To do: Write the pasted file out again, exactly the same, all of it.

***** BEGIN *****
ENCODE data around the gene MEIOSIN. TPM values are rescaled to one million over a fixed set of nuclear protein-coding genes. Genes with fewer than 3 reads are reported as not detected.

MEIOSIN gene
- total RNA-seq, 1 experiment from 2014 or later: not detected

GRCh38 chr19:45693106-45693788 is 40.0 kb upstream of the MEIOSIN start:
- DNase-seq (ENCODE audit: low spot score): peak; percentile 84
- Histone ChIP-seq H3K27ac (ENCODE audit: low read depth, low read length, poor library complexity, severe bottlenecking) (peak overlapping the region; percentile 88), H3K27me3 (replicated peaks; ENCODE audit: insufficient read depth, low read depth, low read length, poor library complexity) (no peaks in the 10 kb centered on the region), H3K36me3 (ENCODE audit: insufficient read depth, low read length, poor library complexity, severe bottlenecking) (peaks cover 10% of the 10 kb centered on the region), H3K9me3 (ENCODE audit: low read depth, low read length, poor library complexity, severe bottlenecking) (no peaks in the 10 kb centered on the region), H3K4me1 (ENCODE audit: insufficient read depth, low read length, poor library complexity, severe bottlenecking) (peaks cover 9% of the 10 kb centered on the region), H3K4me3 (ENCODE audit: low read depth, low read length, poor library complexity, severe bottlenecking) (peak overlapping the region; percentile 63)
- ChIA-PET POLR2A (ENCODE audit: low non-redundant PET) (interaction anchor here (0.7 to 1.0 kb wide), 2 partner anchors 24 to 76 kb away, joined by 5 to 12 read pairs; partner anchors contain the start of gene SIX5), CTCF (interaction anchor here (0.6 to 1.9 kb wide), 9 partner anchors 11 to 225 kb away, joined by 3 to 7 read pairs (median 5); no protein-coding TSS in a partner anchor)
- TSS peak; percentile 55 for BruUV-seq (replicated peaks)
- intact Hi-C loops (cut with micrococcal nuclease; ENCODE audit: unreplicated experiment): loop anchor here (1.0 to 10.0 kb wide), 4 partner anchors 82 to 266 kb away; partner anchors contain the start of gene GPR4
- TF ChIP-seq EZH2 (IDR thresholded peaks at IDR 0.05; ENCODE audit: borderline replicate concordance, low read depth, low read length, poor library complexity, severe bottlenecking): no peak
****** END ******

ENCODE data around the gene MEIOSIN. TPM values are rescaled to one million over a fixed set of nuclear protein-coding genes. Genes with fewer than 3 reads are reported as not detected.

MEIOSIN gene
- total RNA-seq, 1 experiment from 2014 or later: not detected

GRCh38 chr19:45693106-45693788 is 40.0 kb upstream of the MEIOSIN start:
- DNase-seq (ENCODE audit: low spot score): peak; percentile 84
- Histone ChIP-seq H3K27ac (ENCODE audit: low read depth, low read length, poor library complexity, severe bottlenecking) (peak overlapping the region; percentile 88), H3K27me3 (replicated peaks; ENCODE audit: insufficient read depth, low read depth, low read length, poor library complexity) (no peaks in the 10 kb centered on the region), H3K36me3 (ENCODE audit: insufficient read depth, low read length, poor library complexity, severe bottlenecking) (peaks cover 10% of the 10 kb centered on the region), H3K9me3 (ENCODE audit: low read depth, low read length, poor library complexity, severe bottlenecking) (no peaks in the 10 kb centered on the region), H3K4me1 (ENCODE audit: insufficient read depth, low read length, poor library complexity, severe bottlenecking) (peaks cover 9% of the 10 kb centered on the region), H3K4me3 (ENCODE audit: low read depth, low read length, poor library complexity, severe bottlenecking) (peak overlapping the region; percentile 63)
- ChIA-PET POLR2A (ENCODE audit: low non-redundant PET) (interaction anchor here (0.7 to 1.0 kb wide), 2 partner anchors 24 to 76 kb away, joined by 5 to 12 read pairs; partner anchors contain the start of gene SIX5), CTCF (interaction anchor here (0.6 to 1.9 kb wide), 9 partner anchors 11 to 225 kb away, joined by 3 to 7 read pairs (median 5); no protein-coding TSS in a partner anchor)
- TSS peak; percentile 55 for BruUV-seq (replicated peaks)
- intact Hi-C loops (cut with micrococcal nuclease; ENCODE audit: unreplicated experiment): loop anchor here (1.0 to 10.0 kb wide), 4 partner anchors 82 to 266 kb away; partner anchors contain the start of gene GPR4
- TF ChIP-seq EZH2 (IDR thresholded peaks at IDR 0.05; ENCODE audit: borderline replicate concordance, low read depth, low read length, poor library complexity, severe bottlenecking): no peak